Benefit Segmentation: A Decision-Oriented Approach 03/28/2015
Historically, the first type of segmentation to exist was geographic segmentation. As more and
more brands became national, demographic segmentation became popular. Recent studies have
shown, however, that demographic variables such as sex, gender, income, occupation, etc. are
generally poor predictors of behaviour and less than optimum bases for segmentation strategies.
Most recently, the third type of segmentation is volume segmentation. The so-called “heavy
half” theory points out that in most product categories, one-half of the consumers account for
roughly 80% of the consumption. If this is true, these high-volume consumers are a company’s
most valuable consumers.
Segmenting consumers by volume isn’t always feasible because the entire “heavy half” segment
are not exclusive to a single brand or class of product.
Each of these three systems of segmenting are handicapped by an underlying disadvantage
inherent in its nature – all are based on an ex-post facto analysis of the kinds of people who make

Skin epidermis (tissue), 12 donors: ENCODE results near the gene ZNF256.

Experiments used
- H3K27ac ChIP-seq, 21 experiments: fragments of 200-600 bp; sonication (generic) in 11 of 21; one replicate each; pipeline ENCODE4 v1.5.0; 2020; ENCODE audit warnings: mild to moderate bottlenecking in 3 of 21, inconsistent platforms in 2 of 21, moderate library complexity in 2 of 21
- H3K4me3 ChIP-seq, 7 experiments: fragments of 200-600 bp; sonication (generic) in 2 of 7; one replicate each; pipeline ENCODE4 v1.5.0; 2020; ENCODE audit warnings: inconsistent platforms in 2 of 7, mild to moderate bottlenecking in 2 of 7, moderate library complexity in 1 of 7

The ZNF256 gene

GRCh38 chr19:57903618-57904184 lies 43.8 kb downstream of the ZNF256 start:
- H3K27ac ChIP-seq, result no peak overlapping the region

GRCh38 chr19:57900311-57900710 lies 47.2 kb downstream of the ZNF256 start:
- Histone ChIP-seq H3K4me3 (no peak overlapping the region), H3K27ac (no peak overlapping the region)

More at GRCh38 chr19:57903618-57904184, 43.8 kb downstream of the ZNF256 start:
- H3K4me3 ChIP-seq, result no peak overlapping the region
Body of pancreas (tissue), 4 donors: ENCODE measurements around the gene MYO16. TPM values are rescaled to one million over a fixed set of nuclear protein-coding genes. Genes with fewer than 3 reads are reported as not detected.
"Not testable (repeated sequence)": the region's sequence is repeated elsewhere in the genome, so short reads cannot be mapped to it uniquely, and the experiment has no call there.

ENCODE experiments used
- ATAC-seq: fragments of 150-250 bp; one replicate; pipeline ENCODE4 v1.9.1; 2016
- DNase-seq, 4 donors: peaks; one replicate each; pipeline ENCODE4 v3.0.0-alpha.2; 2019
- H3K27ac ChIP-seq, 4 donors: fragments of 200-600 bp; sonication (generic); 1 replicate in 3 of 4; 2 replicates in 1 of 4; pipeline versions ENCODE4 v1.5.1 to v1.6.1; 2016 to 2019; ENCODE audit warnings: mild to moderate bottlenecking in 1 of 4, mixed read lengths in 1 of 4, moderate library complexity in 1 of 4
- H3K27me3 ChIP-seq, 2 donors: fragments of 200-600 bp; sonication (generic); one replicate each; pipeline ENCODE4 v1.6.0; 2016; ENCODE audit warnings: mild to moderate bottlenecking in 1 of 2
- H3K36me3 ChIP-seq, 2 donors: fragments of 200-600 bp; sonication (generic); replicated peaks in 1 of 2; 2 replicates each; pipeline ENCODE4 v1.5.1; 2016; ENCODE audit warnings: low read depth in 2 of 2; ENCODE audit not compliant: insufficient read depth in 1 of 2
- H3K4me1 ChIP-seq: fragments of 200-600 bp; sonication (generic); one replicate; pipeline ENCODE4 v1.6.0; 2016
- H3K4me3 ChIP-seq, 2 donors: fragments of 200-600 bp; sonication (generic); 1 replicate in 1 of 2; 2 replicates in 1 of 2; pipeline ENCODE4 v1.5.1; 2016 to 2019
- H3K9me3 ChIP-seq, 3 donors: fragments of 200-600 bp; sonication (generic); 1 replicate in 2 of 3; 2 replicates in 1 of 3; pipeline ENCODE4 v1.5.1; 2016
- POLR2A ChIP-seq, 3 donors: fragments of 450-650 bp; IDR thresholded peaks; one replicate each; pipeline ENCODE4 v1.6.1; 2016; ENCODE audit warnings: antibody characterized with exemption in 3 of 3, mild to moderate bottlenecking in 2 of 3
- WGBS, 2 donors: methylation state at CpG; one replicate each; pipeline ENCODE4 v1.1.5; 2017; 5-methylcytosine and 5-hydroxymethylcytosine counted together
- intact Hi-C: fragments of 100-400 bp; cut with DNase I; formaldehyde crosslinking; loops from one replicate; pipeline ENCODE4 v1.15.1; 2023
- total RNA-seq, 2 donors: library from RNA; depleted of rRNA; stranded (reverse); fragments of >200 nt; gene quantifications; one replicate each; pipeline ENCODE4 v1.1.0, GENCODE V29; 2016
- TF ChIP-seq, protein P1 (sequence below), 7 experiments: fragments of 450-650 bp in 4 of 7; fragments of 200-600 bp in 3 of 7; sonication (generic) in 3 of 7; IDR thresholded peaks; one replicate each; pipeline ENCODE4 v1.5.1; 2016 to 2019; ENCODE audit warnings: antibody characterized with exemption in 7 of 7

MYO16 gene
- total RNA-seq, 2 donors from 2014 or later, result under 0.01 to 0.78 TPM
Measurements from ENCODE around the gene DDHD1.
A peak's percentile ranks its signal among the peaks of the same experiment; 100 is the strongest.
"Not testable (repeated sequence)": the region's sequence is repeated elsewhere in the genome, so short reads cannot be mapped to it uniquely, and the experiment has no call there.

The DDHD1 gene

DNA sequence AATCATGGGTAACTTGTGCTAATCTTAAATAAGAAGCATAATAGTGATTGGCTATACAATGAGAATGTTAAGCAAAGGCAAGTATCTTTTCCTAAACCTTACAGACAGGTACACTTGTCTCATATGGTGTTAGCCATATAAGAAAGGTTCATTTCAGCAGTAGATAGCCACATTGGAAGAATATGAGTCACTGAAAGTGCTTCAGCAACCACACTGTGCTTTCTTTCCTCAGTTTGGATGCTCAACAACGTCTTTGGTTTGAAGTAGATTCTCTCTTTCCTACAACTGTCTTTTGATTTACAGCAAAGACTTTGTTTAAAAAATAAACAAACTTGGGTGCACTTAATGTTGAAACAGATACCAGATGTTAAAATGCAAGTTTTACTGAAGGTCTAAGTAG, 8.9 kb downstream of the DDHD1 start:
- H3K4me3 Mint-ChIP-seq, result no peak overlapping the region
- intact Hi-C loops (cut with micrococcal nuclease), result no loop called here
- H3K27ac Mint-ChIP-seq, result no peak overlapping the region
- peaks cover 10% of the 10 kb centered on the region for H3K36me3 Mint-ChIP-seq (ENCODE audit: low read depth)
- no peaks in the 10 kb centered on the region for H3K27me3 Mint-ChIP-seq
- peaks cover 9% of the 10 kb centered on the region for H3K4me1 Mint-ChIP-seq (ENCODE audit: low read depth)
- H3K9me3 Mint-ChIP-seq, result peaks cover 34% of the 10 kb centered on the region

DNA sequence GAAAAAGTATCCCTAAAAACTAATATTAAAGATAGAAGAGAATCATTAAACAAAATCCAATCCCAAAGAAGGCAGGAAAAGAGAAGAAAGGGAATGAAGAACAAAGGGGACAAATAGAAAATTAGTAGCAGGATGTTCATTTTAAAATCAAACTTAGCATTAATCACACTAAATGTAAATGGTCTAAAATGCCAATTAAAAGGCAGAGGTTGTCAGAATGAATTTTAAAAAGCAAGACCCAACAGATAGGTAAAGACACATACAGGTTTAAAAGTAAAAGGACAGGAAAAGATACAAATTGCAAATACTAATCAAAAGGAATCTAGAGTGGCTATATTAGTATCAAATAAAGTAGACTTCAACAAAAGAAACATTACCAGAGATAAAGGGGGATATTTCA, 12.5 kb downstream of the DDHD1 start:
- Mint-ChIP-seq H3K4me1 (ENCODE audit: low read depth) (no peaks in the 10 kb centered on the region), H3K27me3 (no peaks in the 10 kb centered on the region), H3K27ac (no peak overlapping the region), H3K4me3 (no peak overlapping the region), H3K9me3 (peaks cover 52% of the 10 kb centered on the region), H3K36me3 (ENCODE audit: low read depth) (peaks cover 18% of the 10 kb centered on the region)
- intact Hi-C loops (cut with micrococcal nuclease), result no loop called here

up various segments of a market. They rely on descriptive factors rather than casual factors.
This approach targets past or current consumers’ behaviours, when it is future buying behaviour
that is of utmost interest to consumers.
Benefit segmentation identifies market segments by casual factors rather than descriptive
factors. The belief underlying this segmentation strategy is that the benefits which people are
seeking in consuming a given product are the basic reasons for the existence of true market
segments. Benefits sought by consumers determine their behaviour the most effectively out of
the above three segmentation strategies. The other segmentation strategies are very beneficial to
use after the benefit segmenting.
It is the total configuration of the benefits sought which differentiates one segment from another,
rather than the fact that one segment is seeking one particular benefit and another quite a
The benefit segmentation is of particular interest because it never fails to provide fresh insight
Generalizations from Benefit Segmentation Studies
It is easier to take advantage of market segments that already exist than to attempt to create new
No brand can expect to appeal to all consumers. Attracting one segment may alienate another.
A company’s brands can sometimes cannibalize each other but need not necessarily do so. It
depends on whether or not they are positioned against the same segment of the market.